Imatinib and other BCR-ABL1 inhibitors are effective therapies for chronic myelogenous leukemia (CML), but these inhibitors target additional kinases including KIT, raising the question of whether off-target effects contribute to clinical efficacy. On the basis of its involvement inCMLpathogenesis, we hypothesized that KIT may govern responses of CML cells to imatinib. To test this, we assessed the growth of primary CML progenitor cells under conditions of sole BCR-ABL1, sole KIT, and dual BCR-ABL1/KIT inhibition. Sole BCR-ABL1 inhibition suppressed mature CML progenitor cells, but these effects were largely abolished by stem cell factor (SCF) and maximal suppression required dual BCR-ABL1/KIT inhibition. In contrast, KIT inhibition did not add to the effects of BCR-ABL1 inhibition in primitive progenitors, represented by CD3438 cells. Long-term cultureinitiating cell assays on murine stroma revealed profound depletion of primitive CML cells by sole BCR-ABL1 inhibition despite the presence of SCF, suggesting that primitive CML cells are unable to use SCF as a survival factor upon BCR-ABL1 inhibition. In CD3438 cells, SCF strongly induced pAKTS473 in a phosphoinositide 3- kinase (PI3K)-dependent manner, which was further enhanced by inhibition of BCR-ABL1 and associated with increased colony survival. In contrast, pAKTS473 levels remained low in CD3438 cells cultured under the same conditions. Consistent with reduced response to SCF, KIT surface expression was significantly lower on CD34 38 compared with CD3438 CML cells, suggesting a possible mechanism for the differential effects of SCF on mature and primitive CML progenitor cells.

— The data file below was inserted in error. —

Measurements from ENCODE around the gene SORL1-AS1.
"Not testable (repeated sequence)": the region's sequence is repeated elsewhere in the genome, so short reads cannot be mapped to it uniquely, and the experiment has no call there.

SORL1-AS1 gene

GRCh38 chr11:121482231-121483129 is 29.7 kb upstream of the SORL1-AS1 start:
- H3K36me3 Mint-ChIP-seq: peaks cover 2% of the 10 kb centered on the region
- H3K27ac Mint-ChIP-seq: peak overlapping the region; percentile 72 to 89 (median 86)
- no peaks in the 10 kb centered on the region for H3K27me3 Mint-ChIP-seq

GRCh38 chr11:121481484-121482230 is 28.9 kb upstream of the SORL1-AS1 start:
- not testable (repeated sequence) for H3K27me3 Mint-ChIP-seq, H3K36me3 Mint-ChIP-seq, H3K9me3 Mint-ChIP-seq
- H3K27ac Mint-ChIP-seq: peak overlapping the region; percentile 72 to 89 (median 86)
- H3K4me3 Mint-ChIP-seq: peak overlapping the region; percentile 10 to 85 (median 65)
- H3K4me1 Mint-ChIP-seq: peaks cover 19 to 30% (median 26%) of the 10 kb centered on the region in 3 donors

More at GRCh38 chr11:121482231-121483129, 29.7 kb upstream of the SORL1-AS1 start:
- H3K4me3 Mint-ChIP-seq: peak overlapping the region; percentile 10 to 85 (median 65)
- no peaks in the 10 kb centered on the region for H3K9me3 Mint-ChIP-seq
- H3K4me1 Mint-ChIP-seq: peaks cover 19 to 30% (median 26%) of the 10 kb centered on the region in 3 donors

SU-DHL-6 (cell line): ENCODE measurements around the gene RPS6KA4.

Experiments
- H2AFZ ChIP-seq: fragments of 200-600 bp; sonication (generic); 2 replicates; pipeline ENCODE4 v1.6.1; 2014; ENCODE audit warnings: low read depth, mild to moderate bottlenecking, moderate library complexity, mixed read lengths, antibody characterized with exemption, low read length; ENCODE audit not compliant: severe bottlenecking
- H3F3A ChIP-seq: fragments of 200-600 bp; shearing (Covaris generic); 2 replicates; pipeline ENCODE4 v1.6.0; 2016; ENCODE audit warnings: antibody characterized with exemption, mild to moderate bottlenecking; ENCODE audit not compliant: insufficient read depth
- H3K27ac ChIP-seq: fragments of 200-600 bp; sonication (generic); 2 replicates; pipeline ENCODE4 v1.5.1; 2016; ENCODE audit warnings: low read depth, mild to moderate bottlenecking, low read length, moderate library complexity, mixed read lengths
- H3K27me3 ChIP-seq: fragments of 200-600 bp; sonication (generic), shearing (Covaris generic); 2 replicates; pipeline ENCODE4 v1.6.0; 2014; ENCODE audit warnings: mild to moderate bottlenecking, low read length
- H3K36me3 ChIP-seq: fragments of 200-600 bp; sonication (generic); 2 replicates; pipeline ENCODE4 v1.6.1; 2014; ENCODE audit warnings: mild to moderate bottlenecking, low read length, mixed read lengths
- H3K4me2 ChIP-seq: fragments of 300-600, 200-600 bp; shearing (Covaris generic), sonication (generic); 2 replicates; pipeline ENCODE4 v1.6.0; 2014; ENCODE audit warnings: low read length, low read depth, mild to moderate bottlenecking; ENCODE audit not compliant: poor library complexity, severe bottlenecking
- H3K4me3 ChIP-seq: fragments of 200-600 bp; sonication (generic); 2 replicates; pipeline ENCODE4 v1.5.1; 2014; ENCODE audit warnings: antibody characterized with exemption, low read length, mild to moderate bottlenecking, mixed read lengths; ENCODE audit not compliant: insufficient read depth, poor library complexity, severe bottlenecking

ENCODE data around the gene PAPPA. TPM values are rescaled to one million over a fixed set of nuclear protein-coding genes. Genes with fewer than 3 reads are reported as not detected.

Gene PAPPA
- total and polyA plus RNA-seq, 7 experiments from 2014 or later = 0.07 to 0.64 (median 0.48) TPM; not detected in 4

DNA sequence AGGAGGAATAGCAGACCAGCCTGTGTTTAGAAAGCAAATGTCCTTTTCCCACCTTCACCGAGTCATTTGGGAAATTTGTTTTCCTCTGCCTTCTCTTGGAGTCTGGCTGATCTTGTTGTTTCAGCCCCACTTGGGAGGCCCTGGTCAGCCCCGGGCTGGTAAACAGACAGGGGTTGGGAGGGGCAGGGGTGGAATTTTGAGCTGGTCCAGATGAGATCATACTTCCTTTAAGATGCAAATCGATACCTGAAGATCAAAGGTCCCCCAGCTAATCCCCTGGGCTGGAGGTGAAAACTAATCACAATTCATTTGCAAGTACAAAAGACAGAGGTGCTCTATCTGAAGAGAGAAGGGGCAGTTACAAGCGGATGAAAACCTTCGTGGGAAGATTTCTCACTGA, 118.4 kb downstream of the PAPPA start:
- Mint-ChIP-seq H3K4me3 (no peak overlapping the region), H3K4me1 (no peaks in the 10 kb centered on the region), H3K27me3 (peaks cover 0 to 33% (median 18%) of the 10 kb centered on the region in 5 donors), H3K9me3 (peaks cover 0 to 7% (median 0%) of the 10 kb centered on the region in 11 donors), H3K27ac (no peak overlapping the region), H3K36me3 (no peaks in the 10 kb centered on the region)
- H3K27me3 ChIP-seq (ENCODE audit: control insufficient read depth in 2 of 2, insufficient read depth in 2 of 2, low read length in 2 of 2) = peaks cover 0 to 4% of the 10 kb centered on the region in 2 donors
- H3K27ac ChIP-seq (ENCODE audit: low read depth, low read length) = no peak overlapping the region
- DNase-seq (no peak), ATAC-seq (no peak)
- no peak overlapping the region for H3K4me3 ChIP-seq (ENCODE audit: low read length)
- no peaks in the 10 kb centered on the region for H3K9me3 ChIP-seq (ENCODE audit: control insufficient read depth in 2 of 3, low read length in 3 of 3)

ASJC Scopus subject areas
- Cancer Research